Or I might mention the curiously interesting (to me, anyway) fact that the book most frequently basketed on Amazon in tandem with my novel is Op Oloop, Argentinian writer Juan Filloy's 1934 novel about a Finnish statistician, and a book Freud apparently liked so much that he sent the author a hand-written letter of congratulation.
I like how different reviews have different fields of comparison and reference, though there are overlaps. The book The Book of Jokes has most been compared to so far, across all reviews, is The Naked Lunch by William Burroughs. The LA Times review mentions Robert Coover and John Barth, Joyce and the Arabian Nights. In an interestingly eccentric review on The Endless Bookshelf, Henry Wessells (reviewing my recent music concerts on the Eastern Seaboard as much as the book) notes in my work "a fruitful list of dualities and juxtapositions : want/need, make/destroy, Pygmalion/Moreau, impotent/omnipotent, lament/disinfect, situationist lap-dogs/Beowulf, Valhalla/virus (Wagner/Burroughs) ; the range of associations was broad : from Edmund Wilson to Noh theater, from Beardsley and Wilde and decadence to the machinery of academia (“ bad but intimate poetry ”) and vaudevillean nostalgia."
Meanwhile, in the Spike article, Dr Woodard manages to make the novel sound Firbankian without actually mentioning Firbank, which is quite a feat. Authors he does mention in his review: Lawrence, Miller, Burroughs and, indirectly, Woody Allen and Nietzsche.
Wessells has a theory that my novel reads best when seen in a tradition of "Celtic modes of resistance": "It is not implausible to connect Currie with a Scots literary heritage that reaches from Robert Burns to Ian Rankin, by turns bawdy and visceral, dour and outrageous, and always conscious of being in confrontation with the English respectable other (John Buchan was so driven by the wish to assimilate with the establishment of domination that he must be excluded : contrast Richard Hannay and Dominick Medina in The Three Hostages ). There are analogous strains of Irish, Welsh, and Catholic contrariness (Joyce, Thomas, and Chesterton, to name three authors). It is also not unreasonable to note here that these Celtic modes of resistance form the most interesting portion of literature in English."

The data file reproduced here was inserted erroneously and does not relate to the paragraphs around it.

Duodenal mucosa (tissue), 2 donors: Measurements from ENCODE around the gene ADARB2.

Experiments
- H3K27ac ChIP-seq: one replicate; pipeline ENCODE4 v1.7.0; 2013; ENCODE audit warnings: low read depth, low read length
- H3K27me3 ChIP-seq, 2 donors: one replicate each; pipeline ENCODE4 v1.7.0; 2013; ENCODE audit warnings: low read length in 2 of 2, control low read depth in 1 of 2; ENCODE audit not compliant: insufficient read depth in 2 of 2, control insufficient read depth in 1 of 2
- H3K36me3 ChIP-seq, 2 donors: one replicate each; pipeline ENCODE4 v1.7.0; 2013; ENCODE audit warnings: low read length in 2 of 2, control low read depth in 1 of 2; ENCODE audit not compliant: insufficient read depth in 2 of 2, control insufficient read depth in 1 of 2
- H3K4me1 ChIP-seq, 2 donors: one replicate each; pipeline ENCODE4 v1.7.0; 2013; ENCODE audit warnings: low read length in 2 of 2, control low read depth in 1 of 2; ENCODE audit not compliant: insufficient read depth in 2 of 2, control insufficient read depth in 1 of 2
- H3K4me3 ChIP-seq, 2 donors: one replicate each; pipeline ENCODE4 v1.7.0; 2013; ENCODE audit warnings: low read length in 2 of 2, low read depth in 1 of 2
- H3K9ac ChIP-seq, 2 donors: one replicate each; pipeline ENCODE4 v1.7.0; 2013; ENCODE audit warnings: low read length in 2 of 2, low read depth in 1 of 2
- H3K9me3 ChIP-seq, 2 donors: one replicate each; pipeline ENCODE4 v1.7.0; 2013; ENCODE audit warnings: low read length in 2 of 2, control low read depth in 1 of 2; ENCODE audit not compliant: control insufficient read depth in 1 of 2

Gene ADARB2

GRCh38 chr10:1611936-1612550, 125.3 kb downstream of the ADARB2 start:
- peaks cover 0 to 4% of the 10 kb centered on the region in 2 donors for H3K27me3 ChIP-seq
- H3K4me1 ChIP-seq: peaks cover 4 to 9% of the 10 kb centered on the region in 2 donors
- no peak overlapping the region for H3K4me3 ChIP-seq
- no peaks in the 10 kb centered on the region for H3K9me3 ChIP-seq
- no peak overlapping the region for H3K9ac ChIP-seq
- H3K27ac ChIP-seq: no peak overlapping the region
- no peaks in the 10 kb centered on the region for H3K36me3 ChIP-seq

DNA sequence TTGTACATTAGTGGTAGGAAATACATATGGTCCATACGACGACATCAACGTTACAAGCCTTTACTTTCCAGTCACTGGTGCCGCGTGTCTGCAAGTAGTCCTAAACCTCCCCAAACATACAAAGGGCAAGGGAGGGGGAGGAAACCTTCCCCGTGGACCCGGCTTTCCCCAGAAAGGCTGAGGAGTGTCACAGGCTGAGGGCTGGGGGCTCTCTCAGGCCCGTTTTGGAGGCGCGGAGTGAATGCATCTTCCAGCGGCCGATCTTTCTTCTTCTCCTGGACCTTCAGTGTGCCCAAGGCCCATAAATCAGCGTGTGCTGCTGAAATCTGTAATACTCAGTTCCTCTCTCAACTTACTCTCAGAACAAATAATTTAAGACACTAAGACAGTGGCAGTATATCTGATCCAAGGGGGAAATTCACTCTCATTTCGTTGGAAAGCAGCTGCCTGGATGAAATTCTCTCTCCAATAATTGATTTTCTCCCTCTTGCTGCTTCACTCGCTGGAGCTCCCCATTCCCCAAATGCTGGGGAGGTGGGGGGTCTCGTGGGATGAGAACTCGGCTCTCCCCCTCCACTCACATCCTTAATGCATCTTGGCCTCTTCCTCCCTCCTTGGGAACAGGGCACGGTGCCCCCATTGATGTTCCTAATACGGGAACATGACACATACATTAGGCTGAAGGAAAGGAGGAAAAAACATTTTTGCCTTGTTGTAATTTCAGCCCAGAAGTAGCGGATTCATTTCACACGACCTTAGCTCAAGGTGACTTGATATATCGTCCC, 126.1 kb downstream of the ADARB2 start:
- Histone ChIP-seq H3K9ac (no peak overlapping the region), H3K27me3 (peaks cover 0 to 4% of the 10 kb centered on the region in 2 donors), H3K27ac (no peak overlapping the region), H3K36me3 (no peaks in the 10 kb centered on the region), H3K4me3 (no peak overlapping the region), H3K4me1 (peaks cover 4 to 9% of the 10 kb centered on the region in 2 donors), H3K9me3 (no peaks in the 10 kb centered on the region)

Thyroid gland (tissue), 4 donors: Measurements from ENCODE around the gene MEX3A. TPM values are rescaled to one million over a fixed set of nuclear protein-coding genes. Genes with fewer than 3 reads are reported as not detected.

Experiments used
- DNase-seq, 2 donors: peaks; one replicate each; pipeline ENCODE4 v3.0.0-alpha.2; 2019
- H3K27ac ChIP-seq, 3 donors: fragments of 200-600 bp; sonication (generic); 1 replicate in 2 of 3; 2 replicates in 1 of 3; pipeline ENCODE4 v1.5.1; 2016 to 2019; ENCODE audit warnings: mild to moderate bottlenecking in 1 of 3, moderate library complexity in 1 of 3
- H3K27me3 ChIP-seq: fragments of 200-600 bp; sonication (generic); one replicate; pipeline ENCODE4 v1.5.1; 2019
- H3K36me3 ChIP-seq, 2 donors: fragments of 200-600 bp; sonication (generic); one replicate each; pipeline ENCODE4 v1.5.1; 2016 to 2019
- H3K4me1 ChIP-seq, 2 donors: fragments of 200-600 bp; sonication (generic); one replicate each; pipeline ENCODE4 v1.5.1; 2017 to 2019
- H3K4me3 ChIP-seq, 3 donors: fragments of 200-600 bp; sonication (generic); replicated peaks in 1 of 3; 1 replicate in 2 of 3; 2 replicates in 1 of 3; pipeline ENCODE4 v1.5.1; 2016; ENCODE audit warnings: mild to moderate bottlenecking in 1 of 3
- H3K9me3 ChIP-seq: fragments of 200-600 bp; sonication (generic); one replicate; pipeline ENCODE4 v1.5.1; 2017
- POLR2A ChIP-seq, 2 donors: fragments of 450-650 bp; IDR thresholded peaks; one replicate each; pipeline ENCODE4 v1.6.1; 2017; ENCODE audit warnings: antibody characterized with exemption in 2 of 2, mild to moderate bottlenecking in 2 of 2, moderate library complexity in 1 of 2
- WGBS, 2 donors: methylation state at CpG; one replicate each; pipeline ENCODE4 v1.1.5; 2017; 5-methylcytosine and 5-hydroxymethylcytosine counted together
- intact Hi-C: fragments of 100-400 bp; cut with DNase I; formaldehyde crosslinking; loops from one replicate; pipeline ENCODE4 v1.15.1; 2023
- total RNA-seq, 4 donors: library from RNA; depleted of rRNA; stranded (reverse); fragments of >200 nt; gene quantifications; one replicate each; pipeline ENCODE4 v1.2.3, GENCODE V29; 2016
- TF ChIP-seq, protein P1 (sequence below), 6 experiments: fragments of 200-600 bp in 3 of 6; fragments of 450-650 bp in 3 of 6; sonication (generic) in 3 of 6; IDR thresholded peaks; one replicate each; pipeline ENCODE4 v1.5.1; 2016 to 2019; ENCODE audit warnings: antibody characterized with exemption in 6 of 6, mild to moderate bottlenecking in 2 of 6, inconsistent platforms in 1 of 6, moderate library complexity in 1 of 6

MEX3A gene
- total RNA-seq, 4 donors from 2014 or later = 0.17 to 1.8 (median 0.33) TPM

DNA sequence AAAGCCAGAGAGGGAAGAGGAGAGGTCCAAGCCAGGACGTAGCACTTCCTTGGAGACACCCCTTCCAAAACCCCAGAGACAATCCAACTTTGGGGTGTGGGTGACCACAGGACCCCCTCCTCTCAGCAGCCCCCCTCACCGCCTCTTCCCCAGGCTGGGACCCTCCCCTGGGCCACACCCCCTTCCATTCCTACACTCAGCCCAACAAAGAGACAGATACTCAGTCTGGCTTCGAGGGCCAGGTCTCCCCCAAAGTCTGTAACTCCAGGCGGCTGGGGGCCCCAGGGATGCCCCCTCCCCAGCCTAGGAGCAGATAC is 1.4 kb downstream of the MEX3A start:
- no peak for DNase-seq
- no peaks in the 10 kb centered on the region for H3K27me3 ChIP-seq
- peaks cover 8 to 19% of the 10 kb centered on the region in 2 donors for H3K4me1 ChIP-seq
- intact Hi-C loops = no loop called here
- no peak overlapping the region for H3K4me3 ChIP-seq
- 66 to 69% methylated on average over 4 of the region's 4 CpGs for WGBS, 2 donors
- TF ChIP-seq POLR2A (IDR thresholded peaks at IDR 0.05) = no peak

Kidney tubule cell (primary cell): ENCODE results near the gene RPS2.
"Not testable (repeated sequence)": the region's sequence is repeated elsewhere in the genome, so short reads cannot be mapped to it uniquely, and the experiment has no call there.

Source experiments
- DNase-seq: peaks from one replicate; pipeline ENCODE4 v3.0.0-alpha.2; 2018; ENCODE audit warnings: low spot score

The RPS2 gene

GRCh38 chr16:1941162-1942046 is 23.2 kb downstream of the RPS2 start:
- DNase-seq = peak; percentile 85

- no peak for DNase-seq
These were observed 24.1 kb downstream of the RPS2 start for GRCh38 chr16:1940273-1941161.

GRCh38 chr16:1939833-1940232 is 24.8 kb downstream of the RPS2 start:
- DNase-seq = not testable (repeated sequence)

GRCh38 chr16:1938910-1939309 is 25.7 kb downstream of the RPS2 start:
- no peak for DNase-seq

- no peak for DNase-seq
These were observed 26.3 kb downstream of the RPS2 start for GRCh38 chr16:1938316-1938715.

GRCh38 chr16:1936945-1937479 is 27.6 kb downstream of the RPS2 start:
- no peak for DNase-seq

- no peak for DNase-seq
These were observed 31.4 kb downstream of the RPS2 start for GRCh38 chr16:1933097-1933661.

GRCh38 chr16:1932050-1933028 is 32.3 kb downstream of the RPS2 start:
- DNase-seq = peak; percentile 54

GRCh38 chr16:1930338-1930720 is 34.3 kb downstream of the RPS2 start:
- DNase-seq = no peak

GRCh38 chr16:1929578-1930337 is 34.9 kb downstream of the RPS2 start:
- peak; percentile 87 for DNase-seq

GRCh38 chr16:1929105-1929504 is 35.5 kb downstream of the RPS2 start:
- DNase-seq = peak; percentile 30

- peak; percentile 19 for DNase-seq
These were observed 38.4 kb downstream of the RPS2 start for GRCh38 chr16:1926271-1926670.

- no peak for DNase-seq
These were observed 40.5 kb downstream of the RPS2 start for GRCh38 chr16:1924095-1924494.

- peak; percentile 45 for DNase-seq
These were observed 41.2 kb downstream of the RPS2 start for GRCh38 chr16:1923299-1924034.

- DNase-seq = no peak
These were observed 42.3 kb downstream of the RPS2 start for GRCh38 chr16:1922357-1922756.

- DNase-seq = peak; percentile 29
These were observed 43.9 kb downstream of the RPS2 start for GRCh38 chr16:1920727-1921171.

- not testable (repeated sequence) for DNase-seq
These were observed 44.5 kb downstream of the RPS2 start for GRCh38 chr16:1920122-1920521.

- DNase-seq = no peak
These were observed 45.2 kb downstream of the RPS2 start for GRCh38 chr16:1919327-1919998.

He begins this essay on "the function of Celtic humor" with a quote from Adrian Dannatt which delineates some characteristics of the sub-genre: "verbal wit and linguistic dexterity in whatever tongue it might be expressed, a cunning born of a long history of being in the minority, the marginal, maverick even”. This is almost a colonial studies reading of my book (I should say "books", because it neatly links The Book of Scotlands and The Book of Jokes), and I rather like it. I've spent so long othering others that it's rather refreshing to be seen as some kind of other myself. Perhaps I should daub my face with some woad?